Anita M-Y Wong

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PURPOSE Recent research suggests that nonword repetition (NWR) and sentence repetition (SR) tasks can be used to discriminate between children with SLI and their typically developing age-matched (TDAM) and younger (TDY) peers. METHOD Fourteen Cantonese-speaking children with SLI and 30 of their TDAM and TDY peers were compared on NWR and SR tasks. NWR of(More)
Two studies of children's conversational language abilities are reported. In the first, mean length of utterance (MLU) and lexical diversity (D) were examined in a group of typically developing Cantonese-speaking children in Hong Kong. Regression analyses indicated a significant linear relationship between MLU and age (R = .44) and a significant curvilinear(More)
The production of passive sentences by children with specific language impairment (SLI) was studied in two languages, English and Cantonese. In both languages, the word order required for passive sentences differs from the word order used for active sentences. However, English and Cantonese passive sentences are quite different in other respects. We found(More)
This 2-year longitudinal study sought to identify a developmental pattern of Chinese and English reading skills in children with and without dyslexia from 6 to 8years of age. Three groups of 15 children each-those with dyslexia, age-matched (AM) controls, and reading-matched (RM) controls-participated. Dyslexia was diagnosed at 8years of age. All children(More)
BACKGROUND Surprisingly little is known about the use of modal auxiliaries by children with specific language impairment (SLI). These forms fall within the category of grammatical morphology, an area of morphosyntax that is purportedly very weak in children with SLI. AIMS Three studies were conducted to examine the use of modal auxiliaries by(More)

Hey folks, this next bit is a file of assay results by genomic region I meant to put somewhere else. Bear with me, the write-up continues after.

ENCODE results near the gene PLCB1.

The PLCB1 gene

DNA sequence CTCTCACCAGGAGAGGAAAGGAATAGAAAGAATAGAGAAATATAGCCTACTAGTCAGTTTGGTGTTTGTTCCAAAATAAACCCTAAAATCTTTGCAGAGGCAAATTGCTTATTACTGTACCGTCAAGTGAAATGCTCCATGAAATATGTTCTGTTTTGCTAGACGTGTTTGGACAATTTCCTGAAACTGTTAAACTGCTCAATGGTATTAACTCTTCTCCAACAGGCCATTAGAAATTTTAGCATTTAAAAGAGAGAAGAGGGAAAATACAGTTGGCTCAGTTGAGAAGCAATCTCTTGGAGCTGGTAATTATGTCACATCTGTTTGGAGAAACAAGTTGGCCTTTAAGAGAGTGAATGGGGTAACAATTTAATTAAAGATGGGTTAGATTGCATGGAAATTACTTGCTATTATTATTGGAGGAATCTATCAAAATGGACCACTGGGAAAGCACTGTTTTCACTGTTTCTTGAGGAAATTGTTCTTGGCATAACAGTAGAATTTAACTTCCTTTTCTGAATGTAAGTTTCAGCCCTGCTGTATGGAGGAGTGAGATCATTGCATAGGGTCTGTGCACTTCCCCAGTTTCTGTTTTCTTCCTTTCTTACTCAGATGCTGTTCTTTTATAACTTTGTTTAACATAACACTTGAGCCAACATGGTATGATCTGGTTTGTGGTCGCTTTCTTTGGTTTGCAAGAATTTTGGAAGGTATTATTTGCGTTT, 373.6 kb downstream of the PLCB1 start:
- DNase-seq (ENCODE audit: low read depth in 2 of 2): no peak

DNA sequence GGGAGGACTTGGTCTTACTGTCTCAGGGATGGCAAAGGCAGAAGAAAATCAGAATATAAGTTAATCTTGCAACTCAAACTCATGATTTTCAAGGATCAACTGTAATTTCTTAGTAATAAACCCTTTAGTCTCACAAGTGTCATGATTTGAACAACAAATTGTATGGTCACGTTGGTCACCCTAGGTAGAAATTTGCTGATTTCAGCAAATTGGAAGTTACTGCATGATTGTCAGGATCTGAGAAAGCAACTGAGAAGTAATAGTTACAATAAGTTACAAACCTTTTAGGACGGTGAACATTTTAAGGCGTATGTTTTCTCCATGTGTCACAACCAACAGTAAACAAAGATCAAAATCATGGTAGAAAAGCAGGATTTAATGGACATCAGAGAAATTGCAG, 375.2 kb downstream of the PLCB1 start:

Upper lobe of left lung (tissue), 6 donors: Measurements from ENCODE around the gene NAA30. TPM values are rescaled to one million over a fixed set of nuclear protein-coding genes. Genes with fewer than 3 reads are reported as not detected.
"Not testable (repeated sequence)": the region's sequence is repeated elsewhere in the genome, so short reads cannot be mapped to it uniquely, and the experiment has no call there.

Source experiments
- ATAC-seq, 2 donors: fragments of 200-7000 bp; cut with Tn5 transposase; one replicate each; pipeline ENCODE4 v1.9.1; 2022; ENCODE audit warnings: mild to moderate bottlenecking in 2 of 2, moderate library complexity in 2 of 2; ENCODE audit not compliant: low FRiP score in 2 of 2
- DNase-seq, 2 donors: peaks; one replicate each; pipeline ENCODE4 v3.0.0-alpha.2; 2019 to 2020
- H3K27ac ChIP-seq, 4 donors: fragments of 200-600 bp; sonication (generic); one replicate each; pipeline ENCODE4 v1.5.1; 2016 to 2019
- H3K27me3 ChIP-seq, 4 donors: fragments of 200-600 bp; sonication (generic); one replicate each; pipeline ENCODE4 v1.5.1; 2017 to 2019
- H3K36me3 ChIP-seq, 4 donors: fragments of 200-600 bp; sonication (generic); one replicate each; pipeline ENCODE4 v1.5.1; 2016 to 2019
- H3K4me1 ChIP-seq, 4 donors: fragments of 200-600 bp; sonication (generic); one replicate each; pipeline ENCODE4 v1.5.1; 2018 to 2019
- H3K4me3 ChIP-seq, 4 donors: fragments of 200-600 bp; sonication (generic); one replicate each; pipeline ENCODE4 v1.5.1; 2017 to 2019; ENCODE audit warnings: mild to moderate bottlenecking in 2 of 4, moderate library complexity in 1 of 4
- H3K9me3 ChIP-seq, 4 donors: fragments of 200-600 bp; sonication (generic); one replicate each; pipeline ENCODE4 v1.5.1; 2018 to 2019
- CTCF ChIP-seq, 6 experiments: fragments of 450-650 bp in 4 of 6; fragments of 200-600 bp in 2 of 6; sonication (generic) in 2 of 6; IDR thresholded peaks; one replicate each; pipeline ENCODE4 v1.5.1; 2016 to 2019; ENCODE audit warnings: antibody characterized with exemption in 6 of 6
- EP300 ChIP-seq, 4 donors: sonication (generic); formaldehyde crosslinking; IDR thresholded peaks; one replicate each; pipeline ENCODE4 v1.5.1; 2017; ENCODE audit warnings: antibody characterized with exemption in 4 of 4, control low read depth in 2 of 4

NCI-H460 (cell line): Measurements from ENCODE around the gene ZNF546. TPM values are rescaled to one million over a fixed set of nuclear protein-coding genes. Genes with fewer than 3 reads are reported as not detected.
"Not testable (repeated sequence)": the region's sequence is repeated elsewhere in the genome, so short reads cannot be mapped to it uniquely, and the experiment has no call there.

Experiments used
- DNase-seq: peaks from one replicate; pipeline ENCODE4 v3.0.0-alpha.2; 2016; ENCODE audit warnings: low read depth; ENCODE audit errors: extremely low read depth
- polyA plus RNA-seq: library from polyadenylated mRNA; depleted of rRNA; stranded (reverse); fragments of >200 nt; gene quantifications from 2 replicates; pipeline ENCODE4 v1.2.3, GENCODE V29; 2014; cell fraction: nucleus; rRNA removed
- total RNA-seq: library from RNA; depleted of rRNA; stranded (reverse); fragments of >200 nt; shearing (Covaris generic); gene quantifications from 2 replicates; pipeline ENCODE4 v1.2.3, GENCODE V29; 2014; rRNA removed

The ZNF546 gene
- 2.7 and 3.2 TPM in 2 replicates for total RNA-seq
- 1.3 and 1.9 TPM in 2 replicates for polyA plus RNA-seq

One reason why specific language impairment (SLI) is grossly under-identified in Malaysia is the absence of locally- developed norm-referenced language assessment tools for its multilingual and multicultural population. Spontaneous language samples provide quantitative information for language assessment, and useful descriptive information on child language(More)
Previous studies of verb morphology in children with specific language impairment (SLI) have been limited in the main to tense and agreement morphemes. Cantonese, which, like other Chinese languages, has no grammatical tense, presents an opportunity to investigate potential difficulties for children with SLI in other areas of verb morphology, via scrutiny(More)
English-speaking children with specific language impairment (SLI) appear to have special difficulty in the use of who-object questions (e.g., Who is the girl chasing?). It has been argued that problems related to grammatical movement may be responsible for this difficulty. However, it is also possible that the lower frequency of who-object questions(More)
This study investigated the extent to which language skills at ages 2 to 4 years could discriminate Hong Kong Chinese poor from adequate readers at age 7. Selected were 41 poor readers (age M = 87.6 months) and 41 adequate readers (age M = 88.3 months). The two groups were matched on age, parents' education levels, and nonverbal intelligence. The following(More)
Little is known about language development in school-age children in Asian countries. This research reports on 3 measures of language development in 100 Cantonese-speaking children age 5 to 9 years. Word scores, structure scores, and the mean length of communication units (MLCU) were derived from a story-retelling task. The structure score was significantly(More)